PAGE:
Sci-fi art by Chris Moore (1956). Daring, dynamic angles that convey a sense of awe and scale.
Moon and beyond by Alan Gutierrez
Space planes by Alface Killah
NASA space art by Rick Guidice, showing a space colony reflected in an astronaut’s helmet.
Distant Outpost by Jon Hrubesch
Merchant Space Station by ILJackson
Tiangong-1 plunges back to Earth over Pacific Ocean.
In the middle of its projected four-hour reentry window, China’s Tiangong-1 space station module fell to Earth Sunday evening, April 1. The U.S. Strategic Command’s Joint Force Space Component Command (JFSCC) confirmed the laboratory’s fiery demise at 8:16pm EDT, or 0016 Coordinated Universal Time over the South Pacific ocean.
Using a global system of sensors and optical devices as well as orbital missile-detection satellites, JFSCC confirmed the station’s harmless reentry over the ocean just a few hundred kilometers from the ‘spacecraft graveyard.’’
Defunct satellites and space stations are usually directed to deorbit over a vast area of the South Pacific so that any remaining components can fall harmlessly into the sea. With Tiangong-1 no longer controllable, its precise impact point was impossible to predict.
Tiangong-1 impacted the south Pacific Ocean at 8:16pm EDT (0016 UTC) 780 kilometers east of American Samoa. P/c: Spaceflight101.
Imagery of the reentry has not yet surfaced, however, astronomer Justin Cowart may have found the smoke trail created by the station’s fragments in satellite images.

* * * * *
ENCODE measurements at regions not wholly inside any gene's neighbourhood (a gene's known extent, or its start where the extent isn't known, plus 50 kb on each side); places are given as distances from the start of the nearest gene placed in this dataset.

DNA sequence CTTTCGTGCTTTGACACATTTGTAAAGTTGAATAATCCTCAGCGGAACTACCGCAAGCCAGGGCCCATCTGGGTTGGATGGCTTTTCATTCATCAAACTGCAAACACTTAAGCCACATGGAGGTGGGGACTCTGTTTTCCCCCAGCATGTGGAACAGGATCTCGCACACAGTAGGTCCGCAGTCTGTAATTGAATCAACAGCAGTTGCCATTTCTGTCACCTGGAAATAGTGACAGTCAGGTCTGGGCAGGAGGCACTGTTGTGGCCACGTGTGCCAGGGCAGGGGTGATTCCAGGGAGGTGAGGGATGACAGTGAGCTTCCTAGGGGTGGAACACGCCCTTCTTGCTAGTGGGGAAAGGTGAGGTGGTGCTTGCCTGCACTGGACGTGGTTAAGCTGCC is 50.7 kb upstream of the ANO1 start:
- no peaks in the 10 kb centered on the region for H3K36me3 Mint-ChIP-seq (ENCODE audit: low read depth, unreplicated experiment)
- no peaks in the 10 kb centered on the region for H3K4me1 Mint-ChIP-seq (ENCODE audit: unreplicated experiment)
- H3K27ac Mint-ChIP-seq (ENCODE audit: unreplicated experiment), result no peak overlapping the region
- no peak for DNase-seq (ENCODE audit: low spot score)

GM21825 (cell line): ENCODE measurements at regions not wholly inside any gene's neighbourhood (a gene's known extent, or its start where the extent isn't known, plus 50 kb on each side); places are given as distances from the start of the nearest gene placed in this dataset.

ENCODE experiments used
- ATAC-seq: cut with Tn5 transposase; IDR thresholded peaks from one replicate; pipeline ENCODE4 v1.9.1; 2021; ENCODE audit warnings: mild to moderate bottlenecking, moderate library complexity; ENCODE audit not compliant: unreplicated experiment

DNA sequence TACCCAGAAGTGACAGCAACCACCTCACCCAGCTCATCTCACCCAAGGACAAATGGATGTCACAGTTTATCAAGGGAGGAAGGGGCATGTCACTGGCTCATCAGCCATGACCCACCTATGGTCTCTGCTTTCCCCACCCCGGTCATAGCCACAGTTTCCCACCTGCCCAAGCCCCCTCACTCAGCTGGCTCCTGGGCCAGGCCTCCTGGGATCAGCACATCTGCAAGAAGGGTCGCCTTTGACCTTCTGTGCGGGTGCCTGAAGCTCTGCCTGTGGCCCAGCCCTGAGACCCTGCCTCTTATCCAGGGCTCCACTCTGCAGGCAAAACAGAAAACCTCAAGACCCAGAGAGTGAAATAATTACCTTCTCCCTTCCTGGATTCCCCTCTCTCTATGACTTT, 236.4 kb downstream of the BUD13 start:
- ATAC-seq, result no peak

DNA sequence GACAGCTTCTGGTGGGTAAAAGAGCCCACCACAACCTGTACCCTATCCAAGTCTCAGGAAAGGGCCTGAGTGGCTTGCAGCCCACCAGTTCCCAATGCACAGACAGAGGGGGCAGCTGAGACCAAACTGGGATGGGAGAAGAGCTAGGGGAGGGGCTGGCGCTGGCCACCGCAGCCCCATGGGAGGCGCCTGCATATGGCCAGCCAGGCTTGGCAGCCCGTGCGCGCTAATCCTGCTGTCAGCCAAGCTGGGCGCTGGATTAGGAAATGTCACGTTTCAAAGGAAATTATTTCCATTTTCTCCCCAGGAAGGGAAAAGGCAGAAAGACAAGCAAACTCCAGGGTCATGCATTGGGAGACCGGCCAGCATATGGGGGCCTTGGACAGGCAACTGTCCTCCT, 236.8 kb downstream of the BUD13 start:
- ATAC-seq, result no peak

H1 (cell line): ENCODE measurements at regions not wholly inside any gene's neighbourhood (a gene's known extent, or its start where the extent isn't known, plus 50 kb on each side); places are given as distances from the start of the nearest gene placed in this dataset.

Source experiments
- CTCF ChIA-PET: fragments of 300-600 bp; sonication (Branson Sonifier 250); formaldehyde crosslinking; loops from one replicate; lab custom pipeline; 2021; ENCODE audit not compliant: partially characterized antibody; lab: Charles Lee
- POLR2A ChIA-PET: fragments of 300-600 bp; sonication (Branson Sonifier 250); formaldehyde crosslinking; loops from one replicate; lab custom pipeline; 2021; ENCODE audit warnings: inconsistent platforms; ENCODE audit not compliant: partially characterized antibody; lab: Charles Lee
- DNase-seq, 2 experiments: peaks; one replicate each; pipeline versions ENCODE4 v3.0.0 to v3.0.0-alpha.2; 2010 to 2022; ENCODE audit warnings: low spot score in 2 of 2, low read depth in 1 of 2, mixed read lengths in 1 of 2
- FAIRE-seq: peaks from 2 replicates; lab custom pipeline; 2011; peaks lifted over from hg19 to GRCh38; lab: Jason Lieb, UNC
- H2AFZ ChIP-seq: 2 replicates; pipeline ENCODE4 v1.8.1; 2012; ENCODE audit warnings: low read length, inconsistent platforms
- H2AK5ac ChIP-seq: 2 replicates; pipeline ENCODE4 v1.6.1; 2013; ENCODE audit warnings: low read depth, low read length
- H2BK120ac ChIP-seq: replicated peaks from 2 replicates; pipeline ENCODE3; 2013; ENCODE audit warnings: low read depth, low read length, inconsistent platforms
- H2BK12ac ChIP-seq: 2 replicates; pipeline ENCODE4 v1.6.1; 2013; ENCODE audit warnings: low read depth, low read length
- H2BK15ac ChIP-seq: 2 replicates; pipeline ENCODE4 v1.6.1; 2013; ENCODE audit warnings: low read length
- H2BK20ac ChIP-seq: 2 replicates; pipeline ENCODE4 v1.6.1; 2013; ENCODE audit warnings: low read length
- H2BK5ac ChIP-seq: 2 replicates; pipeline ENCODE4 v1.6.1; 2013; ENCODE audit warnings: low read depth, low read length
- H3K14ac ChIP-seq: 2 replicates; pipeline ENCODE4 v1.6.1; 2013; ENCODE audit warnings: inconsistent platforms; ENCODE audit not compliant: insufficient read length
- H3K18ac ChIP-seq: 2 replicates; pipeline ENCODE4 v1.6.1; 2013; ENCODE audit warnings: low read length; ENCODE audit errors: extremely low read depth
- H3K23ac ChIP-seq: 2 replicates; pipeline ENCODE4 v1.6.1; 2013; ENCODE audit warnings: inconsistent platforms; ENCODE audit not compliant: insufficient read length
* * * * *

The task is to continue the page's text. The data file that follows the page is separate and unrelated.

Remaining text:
Japan’s Himawari-8 satellite, stationed over the South Pacific to monitor weather and cloud formations, shows a small streak of clouds appear in between frames taken of the reentry region. The series is spans a 30-minute timeframe and each image is taken ten minutes apart.
Cowart further expounds that the plume exhibits movement and longevity characteristics unlike the surrounding clouds, and appear almost exactly over Tiangong’s projected flight path. However, he explains there is still a possibility that these are naturally-occurring cloud formations.
Entry interface for the station began at roughly 122 kilometers in altitude, with its solar arrays ripping off around 90 kilometers. Simulations of the reentry estimated the failure of the single-module station’s hull around 65 kilometers in altitude. Any remaining fragments would continue to vaporize in a fireball, though around 15% of the station’s 9.4-ton mass was expected to survive and plunge into the ocean.
Launching in September 2011, Tiangong-1 orbited the Earth for 2,376 days and had an operational life of 1,630 days. Three Shenzhou spacecraft visited the laboratory, two of them with crews of three each. Technology learned from the missions helped influence the upgrades on Tiangong-2, which launched in September 2016.
P/c: Justin Cowart
‘The Asteriod Ring Resort’ by Steve R Dodd (2017) #fantasyart #scifiart #steverdodd #spacestation